This post was written by Heidi Painter, a Social Science instructor and AP Program Coordinator at Folsom High School in Folsom, California. Heidi participated in one of our 2013 Summer Teacher Institutes and this post was inspired by an activity she developed during the institute.
Primary sources are for history teachers, right? I taught U.S. history and American government for years and knew the value of using primary sources — how they engage students in the story of history and ask them to examine the multiple points-of-view and varied experiences that are the fabric of any historical event. So when I was selected to participate in the Library of Congress’ Summer Teacher Institute last summer I expected to be reintroduced to them and perhaps gain some new strategies for using them in my government classes. The Summer Institute, however, taught me a new and surprising lesson about what primary sources offer to any curriculum, including my AP Psychology classes.
AP Psychology, after all, is about theories and therapies, not analyzing documents. The class is designed more like a science class than a traditional social science course, and the items I normally ask my students to analyze are pieces from scientific journals documenting research studies. In the five years I have taught the course I never considered using primary sources, until last summer. With the help of the staff at the Library of Congress, I discovered an exhibition on Carl Jung – The Red Book of Carl G. Jung: Its Origins and Influence. My students and I study Jung and the Neo-Freudians, exploring Jung’s theories on archetypes and personality. We also study how psychology has moved away from those theories towards a more empirical exploration of the human condition. As I examined The Red Book exhibition, however, I realized that I had been neglecting an exploration of how Jung’s theories, although rejected by modern psychology, have shaped the 20th century, and I wanted my students to grapple with this iconic figure and his complex legacy.
My students and I began with the entire class examining a Star Wars film poster and watching the film’s original trailer from the 1970’s, which led to a discussion on how the film’s themes represent Jungian ideas or concepts. I then provided each group with a set of other primary sources from the exhibition including: a photograph of Martha Graham’s Myth of Oedipus, a page from Joseph Campbell’s The Hero With a Thousand Faces , and an image from Jorge Luis Borges’s short story, “La Biblioteca de Babel.” Groups analyzed and discussed the primary sources making note of evidence of Jung’s legacy, and we concluded the primary source analysis with the entire class examining a postcard sent by Jung to a colleague expressing his fear that the field of psychology considered him a mystic and not a serious theorist.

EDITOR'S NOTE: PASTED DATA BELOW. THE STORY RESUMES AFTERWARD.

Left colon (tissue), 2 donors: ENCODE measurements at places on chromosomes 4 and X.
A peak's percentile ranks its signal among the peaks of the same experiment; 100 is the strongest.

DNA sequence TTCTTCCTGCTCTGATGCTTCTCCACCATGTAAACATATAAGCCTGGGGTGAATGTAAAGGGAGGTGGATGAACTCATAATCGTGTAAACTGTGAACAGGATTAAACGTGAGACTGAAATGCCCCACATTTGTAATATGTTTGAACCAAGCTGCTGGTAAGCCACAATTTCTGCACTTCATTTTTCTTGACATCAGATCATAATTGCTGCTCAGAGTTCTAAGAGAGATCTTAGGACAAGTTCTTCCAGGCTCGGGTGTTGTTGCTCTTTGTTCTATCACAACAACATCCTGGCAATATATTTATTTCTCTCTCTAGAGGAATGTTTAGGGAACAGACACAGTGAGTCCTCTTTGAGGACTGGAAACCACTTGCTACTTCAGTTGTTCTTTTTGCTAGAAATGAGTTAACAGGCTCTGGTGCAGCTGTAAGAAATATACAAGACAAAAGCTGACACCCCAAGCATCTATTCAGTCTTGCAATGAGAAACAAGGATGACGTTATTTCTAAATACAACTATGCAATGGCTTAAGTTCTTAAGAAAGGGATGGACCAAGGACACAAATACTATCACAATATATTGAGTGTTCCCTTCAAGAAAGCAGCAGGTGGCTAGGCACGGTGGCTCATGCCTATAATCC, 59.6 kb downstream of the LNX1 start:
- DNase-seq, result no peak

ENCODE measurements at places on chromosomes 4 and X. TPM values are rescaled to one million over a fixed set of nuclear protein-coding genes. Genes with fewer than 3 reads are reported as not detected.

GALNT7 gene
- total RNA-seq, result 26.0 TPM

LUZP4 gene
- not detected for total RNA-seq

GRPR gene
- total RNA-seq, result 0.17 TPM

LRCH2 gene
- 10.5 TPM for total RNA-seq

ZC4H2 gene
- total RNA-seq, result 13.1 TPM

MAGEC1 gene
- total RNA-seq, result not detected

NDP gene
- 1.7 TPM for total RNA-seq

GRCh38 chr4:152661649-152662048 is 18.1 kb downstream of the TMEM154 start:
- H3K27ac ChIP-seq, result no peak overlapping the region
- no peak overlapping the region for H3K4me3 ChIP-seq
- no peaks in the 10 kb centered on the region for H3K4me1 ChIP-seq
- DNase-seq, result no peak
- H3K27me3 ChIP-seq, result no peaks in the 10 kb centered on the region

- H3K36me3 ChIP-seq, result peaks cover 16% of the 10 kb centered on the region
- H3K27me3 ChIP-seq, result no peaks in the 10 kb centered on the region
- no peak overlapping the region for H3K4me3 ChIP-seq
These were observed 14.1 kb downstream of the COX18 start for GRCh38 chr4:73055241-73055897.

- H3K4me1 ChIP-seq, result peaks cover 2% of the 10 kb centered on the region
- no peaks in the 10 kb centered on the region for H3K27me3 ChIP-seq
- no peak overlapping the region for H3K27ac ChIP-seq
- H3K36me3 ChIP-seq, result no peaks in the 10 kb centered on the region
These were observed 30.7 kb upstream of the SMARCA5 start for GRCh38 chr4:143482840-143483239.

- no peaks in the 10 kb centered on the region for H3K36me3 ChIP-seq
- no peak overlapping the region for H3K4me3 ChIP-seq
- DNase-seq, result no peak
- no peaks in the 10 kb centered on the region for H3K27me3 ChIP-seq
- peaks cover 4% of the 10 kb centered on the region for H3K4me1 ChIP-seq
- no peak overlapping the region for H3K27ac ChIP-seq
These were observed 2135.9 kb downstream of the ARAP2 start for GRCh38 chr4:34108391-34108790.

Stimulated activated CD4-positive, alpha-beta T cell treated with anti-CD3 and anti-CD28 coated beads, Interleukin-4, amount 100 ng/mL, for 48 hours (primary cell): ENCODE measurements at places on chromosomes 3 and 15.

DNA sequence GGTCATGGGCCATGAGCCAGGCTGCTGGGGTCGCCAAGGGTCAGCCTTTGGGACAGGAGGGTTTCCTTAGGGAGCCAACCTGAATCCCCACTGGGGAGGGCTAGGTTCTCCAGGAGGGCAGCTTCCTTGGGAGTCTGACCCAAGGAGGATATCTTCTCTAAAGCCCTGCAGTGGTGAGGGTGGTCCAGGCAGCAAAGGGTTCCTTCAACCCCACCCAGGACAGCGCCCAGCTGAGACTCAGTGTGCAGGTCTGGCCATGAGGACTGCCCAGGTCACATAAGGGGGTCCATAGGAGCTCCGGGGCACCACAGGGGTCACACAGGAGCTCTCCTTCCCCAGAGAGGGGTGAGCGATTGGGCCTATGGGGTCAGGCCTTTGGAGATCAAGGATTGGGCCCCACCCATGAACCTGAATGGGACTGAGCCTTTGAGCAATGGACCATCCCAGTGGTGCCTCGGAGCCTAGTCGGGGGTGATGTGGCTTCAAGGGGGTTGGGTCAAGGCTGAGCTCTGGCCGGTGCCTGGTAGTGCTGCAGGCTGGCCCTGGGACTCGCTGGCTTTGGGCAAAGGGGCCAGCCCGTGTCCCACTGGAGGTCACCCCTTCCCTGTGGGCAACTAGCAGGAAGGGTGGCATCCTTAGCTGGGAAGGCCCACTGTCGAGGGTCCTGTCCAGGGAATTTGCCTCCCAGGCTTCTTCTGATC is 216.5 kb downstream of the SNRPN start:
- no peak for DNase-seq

With this engaging material and all they discovered in investigating it, my students were ready to express their understanding about Jung’s legacy in an essay, and their writing was rich with detail from the primary sources. Being exposed to a variety of different items allowed them to clearly see the range of influence Jung had on culture and 20th century thinking. They cited specific aspects of several of the items as support for their assertions on Jung’s legacy, and their writing reflected that they understood that although the ideas of Jung and the other Freudians do not dominate the field of psychology today, they still had a deep influence on how we see ourselves and how we express our culture through literature, art, music, and dance. As a teacher of psychology I want my students to understand psychology’s reach and appreciate it not just as a science that studies and attempts to explain human behavior and mental processes but also as a social and cultural force that influences how we define ourselves. Their writing reflected that the primary sources they explored helped them see this.
My experience at the Library of Congress’ Summer Institute taught me that primary sources are not just for history teachers. No matter what your academic discipline, primary sources will enrich your students’ understanding of the concepts you teach and challenge them to see those concepts in new and exciting ways.